Guys, you are both bringing up some very good points. So much so that I decided to do some research and try to learn something new today (since work is killing me...).
Here is the initial premise for TVA:
Established by the U.S. Congress in 1933 as a critical component of President Franklin Roosevelt's Depression-era "New Deal," the Tennessee Valley Authority (TVA) was initially created primarily to manage the Tennessee River's navigation and flood control problems, to encourage reforestation and proper land use, and to foster agricultural and industrial development. In time, the TVA grew to become the nation's largest public power provider serving more than 8 million customers over an 80,000-square mile region covering the Tennessee Valley. This area includes most of Tennessee and portions of Mississippi, Kentucky, Alabama, Georgia, North Carolina, and Virginia. Following decades of operations as a massive bureaucracy, the TVA has dramatically streamlined itself in recent years in order to boost its competitiveness in preparation for the anticipated onset of deregulation.
In 1959 legislation was passed that changed TVA from a Government funded agency to a self-funding agency and thus making it more profit-centric.
Through time it has evolved, and now is based on three tenets: Energy, Environmental Stewardship and Economic Development and trying to balance the demands of all three at the same time.
Recently, in preparation for impending energy deregulation, TVA has taken on several internal projects to reduce its operating costs and overhead.
Here are a few links for anyone else interested:
The reality is that while we may want to protect the tailwaters for the betterment of coldwater fishing (which did not exist before TVA to the extent that it does now), there are a multitude of forces at play which will always trump fishing. Namely Energy and Economic Development. TVA supplies cheap power to the area to the benefit of new companies moving to the area and creating jobs. Yes our rates have gone up, but we are still one of the cheapest areas in the country to start a new business for a number of reasons (TVA being one of them). They have tried to do better at Environmental Stewardship but there are a lot of competing factions even in that area.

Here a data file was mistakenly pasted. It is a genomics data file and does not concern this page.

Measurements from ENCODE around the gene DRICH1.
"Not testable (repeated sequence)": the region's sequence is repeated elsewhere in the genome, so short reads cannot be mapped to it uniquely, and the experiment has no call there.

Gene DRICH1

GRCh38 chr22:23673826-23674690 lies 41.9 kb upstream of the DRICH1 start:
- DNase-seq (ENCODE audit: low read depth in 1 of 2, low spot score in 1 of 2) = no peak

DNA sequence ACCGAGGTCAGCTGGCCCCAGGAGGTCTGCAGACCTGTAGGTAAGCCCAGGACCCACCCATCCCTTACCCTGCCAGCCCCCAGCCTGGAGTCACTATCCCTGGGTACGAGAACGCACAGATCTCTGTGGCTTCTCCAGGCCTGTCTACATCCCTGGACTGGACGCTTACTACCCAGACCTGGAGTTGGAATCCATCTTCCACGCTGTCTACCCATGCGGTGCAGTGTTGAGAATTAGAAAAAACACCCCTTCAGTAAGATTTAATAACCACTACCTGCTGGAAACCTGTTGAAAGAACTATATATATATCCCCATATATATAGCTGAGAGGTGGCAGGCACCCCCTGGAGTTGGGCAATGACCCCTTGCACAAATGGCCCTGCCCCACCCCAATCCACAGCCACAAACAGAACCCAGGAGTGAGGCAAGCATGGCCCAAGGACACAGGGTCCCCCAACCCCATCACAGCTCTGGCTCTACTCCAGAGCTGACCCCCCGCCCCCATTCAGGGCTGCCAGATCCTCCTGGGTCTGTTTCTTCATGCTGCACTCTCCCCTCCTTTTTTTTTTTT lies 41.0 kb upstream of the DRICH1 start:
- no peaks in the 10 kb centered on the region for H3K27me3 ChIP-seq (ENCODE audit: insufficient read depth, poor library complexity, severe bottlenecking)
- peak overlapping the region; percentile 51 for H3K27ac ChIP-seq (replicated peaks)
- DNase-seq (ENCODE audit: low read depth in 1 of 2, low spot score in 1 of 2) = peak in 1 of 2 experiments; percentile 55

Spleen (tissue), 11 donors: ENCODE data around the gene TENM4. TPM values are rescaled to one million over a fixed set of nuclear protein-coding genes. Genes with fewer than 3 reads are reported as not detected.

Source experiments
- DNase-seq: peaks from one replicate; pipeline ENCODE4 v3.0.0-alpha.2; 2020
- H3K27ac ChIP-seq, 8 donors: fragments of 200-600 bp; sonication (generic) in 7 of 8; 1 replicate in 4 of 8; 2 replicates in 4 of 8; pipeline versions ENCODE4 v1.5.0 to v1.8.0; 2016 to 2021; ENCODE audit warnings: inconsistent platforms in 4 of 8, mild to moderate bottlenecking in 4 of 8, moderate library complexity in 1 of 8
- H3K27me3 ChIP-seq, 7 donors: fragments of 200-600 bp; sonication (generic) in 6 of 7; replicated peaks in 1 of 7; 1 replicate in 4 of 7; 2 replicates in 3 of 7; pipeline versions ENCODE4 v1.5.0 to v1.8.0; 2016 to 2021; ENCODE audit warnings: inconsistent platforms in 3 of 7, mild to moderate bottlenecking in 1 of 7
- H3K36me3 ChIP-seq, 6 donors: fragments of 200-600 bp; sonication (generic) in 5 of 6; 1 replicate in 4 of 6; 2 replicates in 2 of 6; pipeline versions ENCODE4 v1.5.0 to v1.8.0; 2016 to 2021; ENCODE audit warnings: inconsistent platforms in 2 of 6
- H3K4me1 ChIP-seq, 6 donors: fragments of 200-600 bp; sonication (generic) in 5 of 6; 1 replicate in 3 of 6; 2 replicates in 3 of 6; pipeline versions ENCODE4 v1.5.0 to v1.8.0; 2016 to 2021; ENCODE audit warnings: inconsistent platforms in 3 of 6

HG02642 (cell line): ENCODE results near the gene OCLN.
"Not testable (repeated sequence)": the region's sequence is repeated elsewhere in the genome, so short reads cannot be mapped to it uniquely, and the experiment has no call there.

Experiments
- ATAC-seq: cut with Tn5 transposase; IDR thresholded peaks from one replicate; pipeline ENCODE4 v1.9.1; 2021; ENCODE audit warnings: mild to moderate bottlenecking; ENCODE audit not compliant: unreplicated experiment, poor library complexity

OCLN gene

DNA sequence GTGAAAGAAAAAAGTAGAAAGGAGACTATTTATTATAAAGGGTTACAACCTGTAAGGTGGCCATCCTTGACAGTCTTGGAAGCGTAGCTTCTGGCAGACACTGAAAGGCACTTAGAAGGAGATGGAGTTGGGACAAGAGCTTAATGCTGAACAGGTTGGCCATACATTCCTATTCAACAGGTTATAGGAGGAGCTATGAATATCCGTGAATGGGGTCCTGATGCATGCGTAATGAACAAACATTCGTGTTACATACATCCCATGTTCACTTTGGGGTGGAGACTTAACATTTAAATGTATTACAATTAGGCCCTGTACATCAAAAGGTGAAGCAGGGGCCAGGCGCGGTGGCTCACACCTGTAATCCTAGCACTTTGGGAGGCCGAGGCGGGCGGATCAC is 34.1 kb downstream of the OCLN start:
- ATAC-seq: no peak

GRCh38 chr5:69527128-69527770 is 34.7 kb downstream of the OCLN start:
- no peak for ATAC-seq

As for the specifics of the release of water on the Hiwassee, since they are spilling and not generating, its also important to remember that their job is to keep the waterways passable. With the 2 year drought we have had that is becoming harder and harder to accomplish. Compound that with problems at the dam and it may have been their only option. They have demonstrated that they are interested in helping with coldwater Fishery maintenance (to a certain point), but it will not win out over all the other competing factors.
Waterwolf posted a good link as well regarding the minimum flows. Here is the net of what is happening, due to the drought conditions (from that link):
If the total volume of water flowing into Chickamauga Reservoir is less than needed to meet system-wide flow requirements, additional water must be released from upstream reservoirs to augment the natural inflows (a function of rainfall and runoff), resulting in some drawdown of these projects. How much water is released depends on the time period and the total volume of water in storage in 10 tributary reservoirs: Blue Ridge, Chatuge, Cherokee, Douglas, Fontana, Nottely, Hiwassee, Norris, South Holston, and Watauga.
Are they perfect? Of course not. Should we stay on top of what they are doing? Absolutely. I think the biggest problem right now is Mother Nature. We need a break from this drought.